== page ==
Rats do not hibernate. In fact, they are quite active during winter. Hibernation is a method for many animals, from bears to bats, to survive the cold weather of winter. Without needing to migrate to warmer temperatures or trying to find food in difficult cold conditions, hibernating animals have evolved to be able to dial down their metabolism in order to survive winter.
How Do Rats Survive Through the Winter
Rats need a warm environment with easy access to food and water to survive through the winter months. By the time snow starts to fall in the northern part of the country, if rats haven’t found a place to winter over, they will begin to die.
Because rats are ill-equipped for winter, they head for the warmth of manmade spaces. In residential areas, they build nests in your attic, chimney, walls, and basements. In more rural areas, barns and sheds are popular places for rat nests. They like dark places that are safe from predators and humans.
All About Rats
Rats are agile animals that can climb and jump easily. They can fit through a space as tiny as the diameter of a pen, so any small gaps in your foundation, windows, and doors become an invitation for them to make your home their home.
Rats are nocturnal and live together in family groups. Once within your home, they dig and gnaw extensive tunnel systems, within which they build chambers for storing food and their nests. Their tunnels lead to and from the food sources in your home. In the process of gnawing and digging, they cause serious damage to your house by tearing insulation to build their nests, gnawing on wood and electrical wires, and contaminating food and animal feed.
Rats are active year-round, especially when living indoors. Just one pair of rats can produce between 800 to 1000 offspring each year. And, since their young become sexually active at two to four months old, you can imagine how quickly a serious infestation can grow.
What to Do When Rats Are in Your Home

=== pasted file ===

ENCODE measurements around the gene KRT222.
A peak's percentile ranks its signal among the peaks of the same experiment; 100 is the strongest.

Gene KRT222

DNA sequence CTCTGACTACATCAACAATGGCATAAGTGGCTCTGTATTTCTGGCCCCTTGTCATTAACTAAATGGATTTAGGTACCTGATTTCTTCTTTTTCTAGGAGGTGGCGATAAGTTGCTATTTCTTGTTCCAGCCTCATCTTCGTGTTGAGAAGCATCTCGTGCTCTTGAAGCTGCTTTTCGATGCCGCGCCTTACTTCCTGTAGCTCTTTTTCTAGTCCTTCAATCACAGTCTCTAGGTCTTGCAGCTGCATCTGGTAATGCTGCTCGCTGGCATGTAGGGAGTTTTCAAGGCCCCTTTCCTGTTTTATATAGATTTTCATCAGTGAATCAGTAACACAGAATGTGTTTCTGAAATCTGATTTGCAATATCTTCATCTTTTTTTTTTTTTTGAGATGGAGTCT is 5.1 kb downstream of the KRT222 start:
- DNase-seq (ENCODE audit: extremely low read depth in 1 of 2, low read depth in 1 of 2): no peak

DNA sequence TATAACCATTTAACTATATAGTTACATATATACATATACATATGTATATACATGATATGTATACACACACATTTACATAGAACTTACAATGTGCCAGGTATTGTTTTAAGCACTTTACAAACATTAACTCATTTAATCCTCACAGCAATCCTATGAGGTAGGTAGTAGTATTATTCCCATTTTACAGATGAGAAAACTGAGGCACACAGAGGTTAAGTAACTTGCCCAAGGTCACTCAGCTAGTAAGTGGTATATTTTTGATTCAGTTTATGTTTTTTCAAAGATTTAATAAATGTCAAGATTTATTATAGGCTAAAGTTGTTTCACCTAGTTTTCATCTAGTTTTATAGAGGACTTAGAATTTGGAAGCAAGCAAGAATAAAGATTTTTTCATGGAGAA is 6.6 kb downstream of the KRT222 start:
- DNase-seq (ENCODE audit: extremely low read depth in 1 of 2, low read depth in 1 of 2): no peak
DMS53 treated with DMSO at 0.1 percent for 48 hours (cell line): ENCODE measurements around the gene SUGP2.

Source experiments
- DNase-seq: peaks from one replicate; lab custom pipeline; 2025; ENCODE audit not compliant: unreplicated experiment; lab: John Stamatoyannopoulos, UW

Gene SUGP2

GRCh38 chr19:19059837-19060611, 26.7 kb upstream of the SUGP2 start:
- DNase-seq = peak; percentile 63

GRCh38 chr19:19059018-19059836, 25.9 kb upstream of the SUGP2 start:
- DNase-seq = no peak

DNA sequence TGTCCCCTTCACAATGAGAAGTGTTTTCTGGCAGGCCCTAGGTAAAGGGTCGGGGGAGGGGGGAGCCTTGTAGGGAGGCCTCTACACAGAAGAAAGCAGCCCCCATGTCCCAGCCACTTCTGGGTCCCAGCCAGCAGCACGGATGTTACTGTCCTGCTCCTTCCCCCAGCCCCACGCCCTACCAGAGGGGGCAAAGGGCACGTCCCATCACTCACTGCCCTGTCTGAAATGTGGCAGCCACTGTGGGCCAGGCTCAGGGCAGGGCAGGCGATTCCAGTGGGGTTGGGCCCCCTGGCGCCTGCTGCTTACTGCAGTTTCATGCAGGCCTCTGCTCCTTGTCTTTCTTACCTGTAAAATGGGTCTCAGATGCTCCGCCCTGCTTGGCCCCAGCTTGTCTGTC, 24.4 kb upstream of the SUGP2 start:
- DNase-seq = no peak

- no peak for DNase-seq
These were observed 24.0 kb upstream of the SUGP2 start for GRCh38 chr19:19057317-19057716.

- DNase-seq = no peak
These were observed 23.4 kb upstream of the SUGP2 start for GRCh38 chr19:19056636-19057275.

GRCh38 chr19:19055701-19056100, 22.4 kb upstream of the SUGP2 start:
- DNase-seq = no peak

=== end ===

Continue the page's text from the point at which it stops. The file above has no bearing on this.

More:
Rats leave behind telltale signs that are quite clear:
- Feces on countertops, in drawers, underneath the sink, and inside pantries that are larger than those of their mice counterparts
- Scampering noises within your walls at night
- Gnaw marks on walls, cabinet doors, around electrical sockets, and on cardboard boxes of food such as pasta or rice
- Black oily smudge marks made up of oil and filth that rats leave behind as they run alongside walls and baseboards.
- Strange dog behavior, such as staring at a wall, barking or whimpering at a wall or the underside of the refrigerator
- The distinct musky smell of rat urine
A homeowner can take steps to make a house less attractive to rodents, such as sealing all gaps in your home, including where pipes and wires are and covering vents with mesh, keeping all crumbs off counters and out of pantries, fixing any water leaks, and maintaining a yard clear of debris. However, when temperatures begin to drop in the fall, rats will often find their way in, especially in northern states where the climate can be lethal to them. Once inside, and because they are prolific breeders, it is imperative to call Critter Control so we can eradicate the rats before they inflict costly damage or put your house at risk of an electrical fire.
Critter Control’s expertly trained wildlife specialists will assess your situation, create and implement an eradication plan, institute exclusionary techniques to help prevent a future infestation, and restore your home to its original state.